What is depression?
A common myth is that depression affects only those who can't manage life's ups and downs due to some personal weakness or failure of willpower. This is untrue. Depression is a medical illness not unlike diabetes or high blood pressure. A person with depression can't change his or her mood any more than diabetics can use willpower to change their blood sugar level.
The causes of depression are many but in recent years it has become clear that all depressions involve a chemical imbalance in the areas of the brain that regulate mood and emotion. Just as diabetics need regular treatment with insulin or other therapies, people with depression often require medications or therapy to restore mood and help them feel better.
Who gets depressed?
Everyone gets "depressed" from time to time because of disappointments or frustrations of daily life. After a short period of feeling unhappy or sad, however, circumstances may change and our mood improves. But for many people, the symptoms of depression are more severe and last longer. These people have a medical illness called "clinical depression" which is very different from "feeling down" or "having the blues". When "depression" is mentioned, we are referring to "clinical depression".
If you believe that you are suffering from depression - you are not alone.
About 1 in 5 people will experience depression at some point during their life. Depression is most common in adults between the ages of 18 - 44, although it may occur at any point in a person's lifetime. For many people the illness can start in childhood or adolescence but goes unnoticed because the symptoms - moodiness, irritability, and risk-taking behavior - may resemble typical teenage problems. Women are at especially high risk. Depression is about twice as common in women than in men. While depressed symptoms can occur at any time in a woman's life, depression often coincides with hormonal changes experienced during menstrual periods, pregnancy or after giving birth. Late-onset depression affecting people over age 55 is also a problem and is often unreported as it is sometimes mistaken as simply "growing old". Older people who become depressed have usually previously experienced one or more bouts of depression when they were younger.
How do I know if I am depressed?
Depression is most often associated with four types of symptoms:
- Changes in mood: People with depression have either a persistent feeling of sadness, or a reduced feeling of pleasure in activities (hobbies, family activities, etc.) that were once considered enjoyable. There may be a decline in having sexual relations. Sometimes depression is experienced as intense irritability.
- Physical symptoms: The most common physical symptoms involve:
- Appetite: Reduced appetite, often with weight loss, is often seen. Increased appetite and weight gain may also be associated with depression.
- Sleep: The most common sleep difficulty is awakening early in the morning. However, some people experience excessive daytime sleepiness, difficulty falling asleep or frequent awakenings during the night.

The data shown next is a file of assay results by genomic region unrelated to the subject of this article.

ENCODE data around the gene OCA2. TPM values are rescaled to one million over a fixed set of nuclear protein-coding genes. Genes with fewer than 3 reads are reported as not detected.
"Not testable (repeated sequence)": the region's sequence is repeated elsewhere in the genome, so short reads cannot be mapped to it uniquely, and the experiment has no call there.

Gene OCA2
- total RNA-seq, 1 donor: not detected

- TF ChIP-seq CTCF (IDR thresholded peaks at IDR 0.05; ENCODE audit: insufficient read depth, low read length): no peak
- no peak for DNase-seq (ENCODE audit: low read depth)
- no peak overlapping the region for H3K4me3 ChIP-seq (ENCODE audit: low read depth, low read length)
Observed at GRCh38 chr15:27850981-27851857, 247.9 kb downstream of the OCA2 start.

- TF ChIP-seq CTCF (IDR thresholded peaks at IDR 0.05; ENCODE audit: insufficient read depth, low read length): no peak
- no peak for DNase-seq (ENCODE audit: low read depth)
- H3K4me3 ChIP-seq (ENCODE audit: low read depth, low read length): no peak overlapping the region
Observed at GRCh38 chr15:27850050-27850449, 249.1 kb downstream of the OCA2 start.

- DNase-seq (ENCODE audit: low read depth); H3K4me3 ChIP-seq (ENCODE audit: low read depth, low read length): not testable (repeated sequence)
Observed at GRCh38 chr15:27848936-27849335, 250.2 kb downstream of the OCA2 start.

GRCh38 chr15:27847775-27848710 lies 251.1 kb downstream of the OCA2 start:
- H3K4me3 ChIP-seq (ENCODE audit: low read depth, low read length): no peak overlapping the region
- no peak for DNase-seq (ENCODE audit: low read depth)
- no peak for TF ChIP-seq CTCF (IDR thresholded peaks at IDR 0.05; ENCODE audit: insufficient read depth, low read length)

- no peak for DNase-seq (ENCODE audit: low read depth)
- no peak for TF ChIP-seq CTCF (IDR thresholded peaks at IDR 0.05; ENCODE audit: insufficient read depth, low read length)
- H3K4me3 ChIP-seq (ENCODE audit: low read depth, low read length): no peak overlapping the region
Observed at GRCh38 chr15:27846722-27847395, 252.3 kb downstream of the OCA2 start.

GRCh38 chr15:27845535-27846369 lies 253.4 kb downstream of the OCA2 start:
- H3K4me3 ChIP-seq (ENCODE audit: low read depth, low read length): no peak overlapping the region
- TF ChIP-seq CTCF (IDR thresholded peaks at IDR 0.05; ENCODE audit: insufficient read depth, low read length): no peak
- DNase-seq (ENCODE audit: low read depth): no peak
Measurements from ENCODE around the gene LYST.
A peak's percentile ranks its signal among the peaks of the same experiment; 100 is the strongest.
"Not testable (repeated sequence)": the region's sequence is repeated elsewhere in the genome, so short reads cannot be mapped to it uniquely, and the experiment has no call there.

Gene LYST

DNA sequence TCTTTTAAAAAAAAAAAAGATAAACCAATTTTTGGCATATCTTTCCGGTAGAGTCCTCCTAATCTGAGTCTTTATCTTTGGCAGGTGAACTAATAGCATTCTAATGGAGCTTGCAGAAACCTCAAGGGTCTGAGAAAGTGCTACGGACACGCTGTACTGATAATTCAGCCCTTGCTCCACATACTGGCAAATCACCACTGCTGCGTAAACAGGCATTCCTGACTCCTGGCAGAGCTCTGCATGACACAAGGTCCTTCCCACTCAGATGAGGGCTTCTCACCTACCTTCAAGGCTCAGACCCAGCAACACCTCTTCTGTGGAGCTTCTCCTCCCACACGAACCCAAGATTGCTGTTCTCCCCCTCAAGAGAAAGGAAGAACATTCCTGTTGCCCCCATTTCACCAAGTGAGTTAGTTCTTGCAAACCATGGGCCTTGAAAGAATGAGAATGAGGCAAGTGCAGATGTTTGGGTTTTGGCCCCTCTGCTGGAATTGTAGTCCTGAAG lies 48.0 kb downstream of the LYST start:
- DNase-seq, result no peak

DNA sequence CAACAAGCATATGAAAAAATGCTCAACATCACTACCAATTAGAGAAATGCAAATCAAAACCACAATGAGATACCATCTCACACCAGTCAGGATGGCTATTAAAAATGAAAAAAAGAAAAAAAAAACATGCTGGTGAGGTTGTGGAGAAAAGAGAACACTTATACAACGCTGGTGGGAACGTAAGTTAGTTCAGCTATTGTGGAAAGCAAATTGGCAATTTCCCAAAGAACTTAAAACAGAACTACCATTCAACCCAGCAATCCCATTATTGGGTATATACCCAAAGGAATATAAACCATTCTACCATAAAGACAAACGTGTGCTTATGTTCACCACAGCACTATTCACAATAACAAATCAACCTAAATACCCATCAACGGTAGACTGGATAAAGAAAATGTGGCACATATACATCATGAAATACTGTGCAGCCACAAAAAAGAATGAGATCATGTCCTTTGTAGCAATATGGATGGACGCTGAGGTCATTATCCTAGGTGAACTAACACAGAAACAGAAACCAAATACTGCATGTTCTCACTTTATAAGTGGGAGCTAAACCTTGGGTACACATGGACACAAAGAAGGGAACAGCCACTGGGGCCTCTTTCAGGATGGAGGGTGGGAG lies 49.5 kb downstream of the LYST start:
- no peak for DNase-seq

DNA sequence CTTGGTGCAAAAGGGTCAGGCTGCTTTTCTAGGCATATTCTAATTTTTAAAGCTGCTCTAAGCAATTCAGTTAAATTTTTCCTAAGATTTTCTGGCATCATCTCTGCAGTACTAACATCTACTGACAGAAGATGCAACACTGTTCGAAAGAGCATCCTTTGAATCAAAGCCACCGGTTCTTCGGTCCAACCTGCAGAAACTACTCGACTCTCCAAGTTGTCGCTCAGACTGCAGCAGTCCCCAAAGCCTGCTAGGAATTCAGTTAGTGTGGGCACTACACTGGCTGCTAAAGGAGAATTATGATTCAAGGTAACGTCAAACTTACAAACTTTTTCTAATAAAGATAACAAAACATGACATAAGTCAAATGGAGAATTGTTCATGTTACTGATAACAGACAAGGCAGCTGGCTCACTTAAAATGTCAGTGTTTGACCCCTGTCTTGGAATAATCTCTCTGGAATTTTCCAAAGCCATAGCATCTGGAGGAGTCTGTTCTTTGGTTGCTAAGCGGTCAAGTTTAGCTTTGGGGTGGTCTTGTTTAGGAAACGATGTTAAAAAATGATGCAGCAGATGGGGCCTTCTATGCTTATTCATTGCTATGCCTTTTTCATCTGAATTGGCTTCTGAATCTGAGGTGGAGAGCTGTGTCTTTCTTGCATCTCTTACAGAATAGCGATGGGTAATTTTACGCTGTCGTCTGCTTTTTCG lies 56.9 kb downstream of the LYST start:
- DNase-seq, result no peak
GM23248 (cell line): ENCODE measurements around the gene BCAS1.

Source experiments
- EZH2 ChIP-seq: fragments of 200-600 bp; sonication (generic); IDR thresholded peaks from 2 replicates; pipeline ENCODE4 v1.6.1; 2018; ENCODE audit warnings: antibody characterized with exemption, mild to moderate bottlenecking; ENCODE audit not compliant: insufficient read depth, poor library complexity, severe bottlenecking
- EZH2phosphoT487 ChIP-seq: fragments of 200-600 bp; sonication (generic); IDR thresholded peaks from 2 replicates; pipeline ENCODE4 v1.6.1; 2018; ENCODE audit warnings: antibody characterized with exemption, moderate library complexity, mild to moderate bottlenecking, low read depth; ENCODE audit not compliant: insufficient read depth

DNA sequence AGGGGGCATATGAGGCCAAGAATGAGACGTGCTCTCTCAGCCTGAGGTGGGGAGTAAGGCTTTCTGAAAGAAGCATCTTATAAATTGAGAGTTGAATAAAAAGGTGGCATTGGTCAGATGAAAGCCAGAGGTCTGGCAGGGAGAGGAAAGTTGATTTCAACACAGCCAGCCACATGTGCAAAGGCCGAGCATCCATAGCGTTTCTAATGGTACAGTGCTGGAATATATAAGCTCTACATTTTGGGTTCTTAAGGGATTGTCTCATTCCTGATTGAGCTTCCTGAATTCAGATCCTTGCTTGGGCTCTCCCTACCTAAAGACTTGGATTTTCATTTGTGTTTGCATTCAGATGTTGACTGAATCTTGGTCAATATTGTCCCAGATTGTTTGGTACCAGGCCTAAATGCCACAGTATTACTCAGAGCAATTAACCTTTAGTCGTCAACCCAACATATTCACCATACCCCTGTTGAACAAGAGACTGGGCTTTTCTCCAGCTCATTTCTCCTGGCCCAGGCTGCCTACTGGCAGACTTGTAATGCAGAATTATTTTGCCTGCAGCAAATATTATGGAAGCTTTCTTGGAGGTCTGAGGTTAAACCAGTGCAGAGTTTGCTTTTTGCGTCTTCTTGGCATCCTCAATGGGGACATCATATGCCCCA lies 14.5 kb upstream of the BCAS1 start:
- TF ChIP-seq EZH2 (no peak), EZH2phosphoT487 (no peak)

- Other physical symptoms: That may be present are headache, constipation, and general aches and pains.
- Energy level and motivation: Depression often makes people feel profoundly tired, lacking energy and feeling unmotivated. Some people actually experience a physical slowing down, or a feeling of agitation and restlessness.
- Changes in Thought Pattern: People with depression often have negative thoughts. Feelings of helplessness or hopelessness are prominent, as are guilt or pessimism. Self-esteem and self-confidence may suffer since they do not feel good about themselves. Many depressed people complain that they can't focus their attention, have trouble concentrating or can't remember things.
- Anxiety:The vast majority of people with depression also have accompanying symptoms of anxiety, such as excessive worrying, nervousness, restlessness, panicky feelings or difficulty falling asleep. In fact, these symptoms may be so severe that many people seek help from their physician for anxiety, only to find that they are suffering from depression.
What do I if I think I have depression?
Depression is a medical illness that can be treated. So if you think you have depression, it is important to see your doctor immediately. Depression won't go away if you try to cheer up, take more vitamins, drink more alcohol or go on a vacation. If a doctor does not treat the depression properly, it can last for months or years and can lead to difficulties in your personal/social life or at school and on the job.
Types of treatment:
Your doctor will want to give you a thorough physical examination since depression may occur with some medical illnesses, or may be caused by a medication that you may be taking for another medical condition. If your depression is not due to a medical condition, your doctor will want to talk to you about the different treatments available:
- Medications: Newer antidepressant medications have proven to be very effective in treating depression (e.g. Selective Serotonin Reuptake Inhibitors). Other effective medication includes tricyclic antidepressants (TCA's) and monoamine oxidase (MAD) inhibitors. In about 80 percent of cases, symptoms can be relieved and people can go back to their normal routine within a few weeks.
- Counseling and therapy: Many people benefit from talking to a therapist about how to cope with stress, family or marital problems or other things that may trigger an episode of depression.
The importance of getting help:
If you have depression, it is important to get help immediately. There is no need to try to handle it alone. There are many people and resources in your community who are there to help with proper treatment, and therefore you can go back to enjoying your life, your family and your work within a very short time.